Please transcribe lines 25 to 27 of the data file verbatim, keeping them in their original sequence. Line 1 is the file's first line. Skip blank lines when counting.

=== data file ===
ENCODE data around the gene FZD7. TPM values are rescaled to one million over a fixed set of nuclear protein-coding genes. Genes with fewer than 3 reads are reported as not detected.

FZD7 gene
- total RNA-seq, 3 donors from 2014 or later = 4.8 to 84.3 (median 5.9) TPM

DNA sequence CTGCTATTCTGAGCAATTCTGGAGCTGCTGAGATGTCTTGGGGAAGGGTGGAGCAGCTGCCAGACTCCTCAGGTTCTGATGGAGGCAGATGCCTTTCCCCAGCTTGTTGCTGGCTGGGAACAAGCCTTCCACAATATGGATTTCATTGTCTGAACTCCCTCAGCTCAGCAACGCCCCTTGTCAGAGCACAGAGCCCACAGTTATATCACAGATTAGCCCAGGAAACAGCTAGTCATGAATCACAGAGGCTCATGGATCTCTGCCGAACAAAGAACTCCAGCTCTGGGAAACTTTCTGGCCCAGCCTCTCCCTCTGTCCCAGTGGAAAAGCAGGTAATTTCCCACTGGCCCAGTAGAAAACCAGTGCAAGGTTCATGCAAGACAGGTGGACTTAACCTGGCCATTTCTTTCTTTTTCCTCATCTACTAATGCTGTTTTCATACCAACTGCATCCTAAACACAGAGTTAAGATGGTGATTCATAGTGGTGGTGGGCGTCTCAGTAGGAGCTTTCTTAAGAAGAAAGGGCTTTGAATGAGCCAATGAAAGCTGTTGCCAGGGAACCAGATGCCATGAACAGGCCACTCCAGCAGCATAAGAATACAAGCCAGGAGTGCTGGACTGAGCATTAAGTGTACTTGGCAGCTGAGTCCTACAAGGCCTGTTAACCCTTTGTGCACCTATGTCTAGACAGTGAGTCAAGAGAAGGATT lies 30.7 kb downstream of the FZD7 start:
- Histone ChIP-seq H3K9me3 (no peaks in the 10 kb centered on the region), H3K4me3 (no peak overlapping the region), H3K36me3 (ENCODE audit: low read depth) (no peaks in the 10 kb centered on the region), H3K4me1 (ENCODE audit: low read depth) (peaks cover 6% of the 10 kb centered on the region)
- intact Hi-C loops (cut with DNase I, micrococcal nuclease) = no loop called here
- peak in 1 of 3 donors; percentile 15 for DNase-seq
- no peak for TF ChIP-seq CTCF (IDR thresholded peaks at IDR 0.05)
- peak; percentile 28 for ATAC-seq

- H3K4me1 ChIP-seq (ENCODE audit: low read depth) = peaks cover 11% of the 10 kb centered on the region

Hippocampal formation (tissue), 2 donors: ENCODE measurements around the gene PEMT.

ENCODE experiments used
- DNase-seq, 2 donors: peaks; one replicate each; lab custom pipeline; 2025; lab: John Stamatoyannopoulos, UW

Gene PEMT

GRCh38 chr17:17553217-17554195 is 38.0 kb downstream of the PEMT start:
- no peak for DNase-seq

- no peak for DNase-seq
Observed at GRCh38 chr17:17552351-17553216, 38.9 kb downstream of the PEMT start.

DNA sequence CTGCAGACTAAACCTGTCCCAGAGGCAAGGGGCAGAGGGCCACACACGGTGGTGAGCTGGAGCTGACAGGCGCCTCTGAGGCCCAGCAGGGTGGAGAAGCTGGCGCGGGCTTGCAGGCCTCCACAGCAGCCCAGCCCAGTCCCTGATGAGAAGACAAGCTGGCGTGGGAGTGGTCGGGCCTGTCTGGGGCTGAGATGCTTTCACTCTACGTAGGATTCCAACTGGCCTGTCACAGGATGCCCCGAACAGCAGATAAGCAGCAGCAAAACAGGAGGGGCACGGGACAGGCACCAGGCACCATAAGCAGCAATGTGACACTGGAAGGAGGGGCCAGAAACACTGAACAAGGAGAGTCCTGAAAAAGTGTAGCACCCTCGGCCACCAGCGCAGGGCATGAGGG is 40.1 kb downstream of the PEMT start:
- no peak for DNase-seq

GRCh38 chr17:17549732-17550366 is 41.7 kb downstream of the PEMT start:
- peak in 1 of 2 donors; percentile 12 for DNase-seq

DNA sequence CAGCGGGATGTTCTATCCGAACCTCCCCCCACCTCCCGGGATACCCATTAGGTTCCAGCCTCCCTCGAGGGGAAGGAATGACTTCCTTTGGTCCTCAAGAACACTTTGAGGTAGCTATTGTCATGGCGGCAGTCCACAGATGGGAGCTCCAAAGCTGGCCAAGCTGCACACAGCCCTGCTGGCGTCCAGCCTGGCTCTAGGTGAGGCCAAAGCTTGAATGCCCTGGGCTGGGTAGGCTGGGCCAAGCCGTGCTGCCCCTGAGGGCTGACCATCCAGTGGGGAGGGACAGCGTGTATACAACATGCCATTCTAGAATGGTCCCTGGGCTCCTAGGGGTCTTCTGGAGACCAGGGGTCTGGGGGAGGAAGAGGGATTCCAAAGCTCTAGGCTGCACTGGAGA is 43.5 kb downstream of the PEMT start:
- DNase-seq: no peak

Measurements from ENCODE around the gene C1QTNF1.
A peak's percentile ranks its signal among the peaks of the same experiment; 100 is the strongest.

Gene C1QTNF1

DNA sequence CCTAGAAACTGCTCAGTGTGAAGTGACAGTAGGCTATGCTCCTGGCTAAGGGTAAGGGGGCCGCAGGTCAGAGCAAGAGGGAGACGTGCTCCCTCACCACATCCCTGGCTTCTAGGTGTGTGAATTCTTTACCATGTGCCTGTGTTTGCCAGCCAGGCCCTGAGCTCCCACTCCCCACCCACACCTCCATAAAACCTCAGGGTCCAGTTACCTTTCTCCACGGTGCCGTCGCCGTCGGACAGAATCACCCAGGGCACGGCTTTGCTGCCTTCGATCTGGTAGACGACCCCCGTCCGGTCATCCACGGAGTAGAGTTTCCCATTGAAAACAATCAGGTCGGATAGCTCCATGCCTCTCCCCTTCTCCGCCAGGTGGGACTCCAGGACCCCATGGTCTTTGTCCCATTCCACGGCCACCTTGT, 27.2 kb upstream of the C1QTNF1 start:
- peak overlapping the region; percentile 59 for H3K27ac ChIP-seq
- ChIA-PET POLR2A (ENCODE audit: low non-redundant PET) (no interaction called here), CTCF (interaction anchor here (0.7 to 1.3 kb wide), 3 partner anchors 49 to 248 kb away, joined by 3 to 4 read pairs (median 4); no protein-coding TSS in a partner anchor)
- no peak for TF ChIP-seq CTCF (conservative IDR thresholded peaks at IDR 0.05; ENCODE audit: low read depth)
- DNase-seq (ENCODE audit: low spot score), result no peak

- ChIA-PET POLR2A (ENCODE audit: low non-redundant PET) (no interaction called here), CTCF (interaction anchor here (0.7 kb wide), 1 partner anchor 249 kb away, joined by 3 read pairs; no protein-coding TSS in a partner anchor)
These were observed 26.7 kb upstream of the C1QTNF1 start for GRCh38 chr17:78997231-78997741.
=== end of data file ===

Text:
Measurements from ENCODE around the gene C1QTNF1.
A peak's percentile ranks its signal among the peaks of the same experiment; 100 is the strongest.

Gene C1QTNF1